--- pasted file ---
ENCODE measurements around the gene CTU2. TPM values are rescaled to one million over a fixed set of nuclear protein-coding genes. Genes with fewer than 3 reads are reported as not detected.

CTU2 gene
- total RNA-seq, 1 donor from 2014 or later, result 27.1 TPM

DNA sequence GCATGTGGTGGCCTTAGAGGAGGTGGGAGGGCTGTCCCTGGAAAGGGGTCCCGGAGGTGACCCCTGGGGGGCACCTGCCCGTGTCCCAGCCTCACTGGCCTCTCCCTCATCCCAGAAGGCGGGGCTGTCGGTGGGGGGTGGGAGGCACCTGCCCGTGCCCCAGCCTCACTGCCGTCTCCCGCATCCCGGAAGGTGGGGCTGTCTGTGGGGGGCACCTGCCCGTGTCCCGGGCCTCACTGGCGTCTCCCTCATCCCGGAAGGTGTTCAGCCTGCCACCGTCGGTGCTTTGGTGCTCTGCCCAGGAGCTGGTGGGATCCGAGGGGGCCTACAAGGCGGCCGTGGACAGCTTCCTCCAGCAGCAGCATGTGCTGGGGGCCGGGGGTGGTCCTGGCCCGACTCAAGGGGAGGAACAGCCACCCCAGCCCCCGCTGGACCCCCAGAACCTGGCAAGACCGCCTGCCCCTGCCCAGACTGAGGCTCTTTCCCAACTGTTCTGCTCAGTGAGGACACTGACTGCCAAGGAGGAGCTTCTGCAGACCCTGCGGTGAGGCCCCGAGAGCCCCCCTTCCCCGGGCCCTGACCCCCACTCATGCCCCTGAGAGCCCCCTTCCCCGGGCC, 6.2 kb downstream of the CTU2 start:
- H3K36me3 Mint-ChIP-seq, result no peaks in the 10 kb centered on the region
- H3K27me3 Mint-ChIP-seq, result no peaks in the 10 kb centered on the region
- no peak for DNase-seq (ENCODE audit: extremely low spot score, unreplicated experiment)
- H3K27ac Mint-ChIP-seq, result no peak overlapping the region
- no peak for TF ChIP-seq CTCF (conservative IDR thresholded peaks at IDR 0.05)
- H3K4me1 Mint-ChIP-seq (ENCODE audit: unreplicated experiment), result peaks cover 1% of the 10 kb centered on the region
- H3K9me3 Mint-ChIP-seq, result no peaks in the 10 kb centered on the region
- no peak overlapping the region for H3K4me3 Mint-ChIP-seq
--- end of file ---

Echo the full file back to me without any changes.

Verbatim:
ENCODE measurements around the gene CTU2. TPM values are rescaled to one million over a fixed set of nuclear protein-coding genes. Genes with fewer than 3 reads are reported as not detected.

CTU2 gene
- total RNA-seq, 1 donor from 2014 or later, result 27.1 TPM

DNA sequence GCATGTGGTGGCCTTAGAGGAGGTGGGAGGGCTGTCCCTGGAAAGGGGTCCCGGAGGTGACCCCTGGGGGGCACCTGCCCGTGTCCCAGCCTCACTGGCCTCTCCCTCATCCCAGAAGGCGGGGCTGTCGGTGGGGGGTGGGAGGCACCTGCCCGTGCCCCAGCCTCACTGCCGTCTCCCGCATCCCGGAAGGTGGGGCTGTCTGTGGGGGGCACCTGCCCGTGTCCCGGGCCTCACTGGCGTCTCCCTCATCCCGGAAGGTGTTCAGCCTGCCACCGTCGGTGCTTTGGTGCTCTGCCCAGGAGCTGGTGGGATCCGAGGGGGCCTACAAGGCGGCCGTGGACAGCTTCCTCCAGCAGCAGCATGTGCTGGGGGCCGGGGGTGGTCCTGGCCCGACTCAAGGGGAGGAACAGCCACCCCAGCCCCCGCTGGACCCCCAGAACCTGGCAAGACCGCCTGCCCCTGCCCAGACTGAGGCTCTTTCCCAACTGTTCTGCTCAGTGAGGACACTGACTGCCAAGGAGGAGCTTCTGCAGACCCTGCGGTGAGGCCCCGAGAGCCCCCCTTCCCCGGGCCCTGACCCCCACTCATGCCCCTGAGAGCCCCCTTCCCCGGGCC, 6.2 kb downstream of the CTU2 start:
- H3K36me3 Mint-ChIP-seq, result no peaks in the 10 kb centered on the region
- H3K27me3 Mint-ChIP-seq, result no peaks in the 10 kb centered on the region
- no peak for DNase-seq (ENCODE audit: extremely low spot score, unreplicated experiment)
- H3K27ac Mint-ChIP-seq, result no peak overlapping the region
- no peak for TF ChIP-seq CTCF (conservative IDR thresholded peaks at IDR 0.05)
- H3K4me1 Mint-ChIP-seq (ENCODE audit: unreplicated experiment), result peaks cover 1% of the 10 kb centered on the region
- H3K9me3 Mint-ChIP-seq, result no peaks in the 10 kb centered on the region
- no peak overlapping the region for H3K4me3 Mint-ChIP-seq